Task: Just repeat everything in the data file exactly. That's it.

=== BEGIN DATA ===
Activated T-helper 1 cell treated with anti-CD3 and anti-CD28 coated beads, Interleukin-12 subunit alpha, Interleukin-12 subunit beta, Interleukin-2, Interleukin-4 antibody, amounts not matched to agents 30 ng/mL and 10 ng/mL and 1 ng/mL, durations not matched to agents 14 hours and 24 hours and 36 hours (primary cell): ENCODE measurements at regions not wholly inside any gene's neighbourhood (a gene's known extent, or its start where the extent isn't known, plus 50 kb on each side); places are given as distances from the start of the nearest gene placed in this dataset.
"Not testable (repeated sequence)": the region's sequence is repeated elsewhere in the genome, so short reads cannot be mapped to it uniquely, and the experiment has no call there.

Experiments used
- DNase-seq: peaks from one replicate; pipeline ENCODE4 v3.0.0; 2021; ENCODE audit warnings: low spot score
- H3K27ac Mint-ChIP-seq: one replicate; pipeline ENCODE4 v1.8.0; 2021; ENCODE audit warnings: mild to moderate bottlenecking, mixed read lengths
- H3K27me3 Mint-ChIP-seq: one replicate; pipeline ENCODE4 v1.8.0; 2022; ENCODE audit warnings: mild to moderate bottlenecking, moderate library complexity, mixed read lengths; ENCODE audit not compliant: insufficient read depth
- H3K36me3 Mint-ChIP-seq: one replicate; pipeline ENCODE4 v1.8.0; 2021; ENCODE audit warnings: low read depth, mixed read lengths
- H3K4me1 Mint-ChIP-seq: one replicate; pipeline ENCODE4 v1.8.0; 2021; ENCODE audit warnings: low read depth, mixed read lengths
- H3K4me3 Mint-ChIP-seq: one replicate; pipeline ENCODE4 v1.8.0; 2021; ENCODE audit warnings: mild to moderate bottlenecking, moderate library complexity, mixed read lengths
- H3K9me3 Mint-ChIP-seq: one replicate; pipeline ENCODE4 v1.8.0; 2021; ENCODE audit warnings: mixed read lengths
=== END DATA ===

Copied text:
Activated T-helper 1 cell treated with anti-CD3 and anti-CD28 coated beads, Interleukin-12 subunit alpha, Interleukin-12 subunit beta, Interleukin-2, Interleukin-4 antibody, amounts not matched to agents 30 ng/mL and 10 ng/mL and 1 ng/mL, durations not matched to agents 14 hours and 24 hours and 36 hours (primary cell): ENCODE measurements at regions not wholly inside any gene's neighbourhood (a gene's known extent, or its start where the extent isn't known, plus 50 kb on each side); places are given as distances from the start of the nearest gene placed in this dataset.
"Not testable (repeated sequence)": the region's sequence is repeated elsewhere in the genome, so short reads cannot be mapped to it uniquely, and the experiment has no call there.

Experiments used
- DNase-seq: peaks from one replicate; pipeline ENCODE4 v3.0.0; 2021; ENCODE audit warnings: low spot score
- H3K27ac Mint-ChIP-seq: one replicate; pipeline ENCODE4 v1.8.0; 2021; ENCODE audit warnings: mild to moderate bottlenecking, mixed read lengths
- H3K27me3 Mint-ChIP-seq: one replicate; pipeline ENCODE4 v1.8.0; 2022; ENCODE audit warnings: mild to moderate bottlenecking, moderate library complexity, mixed read lengths; ENCODE audit not compliant: insufficient read depth
- H3K36me3 Mint-ChIP-seq: one replicate; pipeline ENCODE4 v1.8.0; 2021; ENCODE audit warnings: low read depth, mixed read lengths
- H3K4me1 Mint-ChIP-seq: one replicate; pipeline ENCODE4 v1.8.0; 2021; ENCODE audit warnings: low read depth, mixed read lengths
- H3K4me3 Mint-ChIP-seq: one replicate; pipeline ENCODE4 v1.8.0; 2021; ENCODE audit warnings: mild to moderate bottlenecking, moderate library complexity, mixed read lengths
- H3K9me3 Mint-ChIP-seq: one replicate; pipeline ENCODE4 v1.8.0; 2021; ENCODE audit warnings: mixed read lengths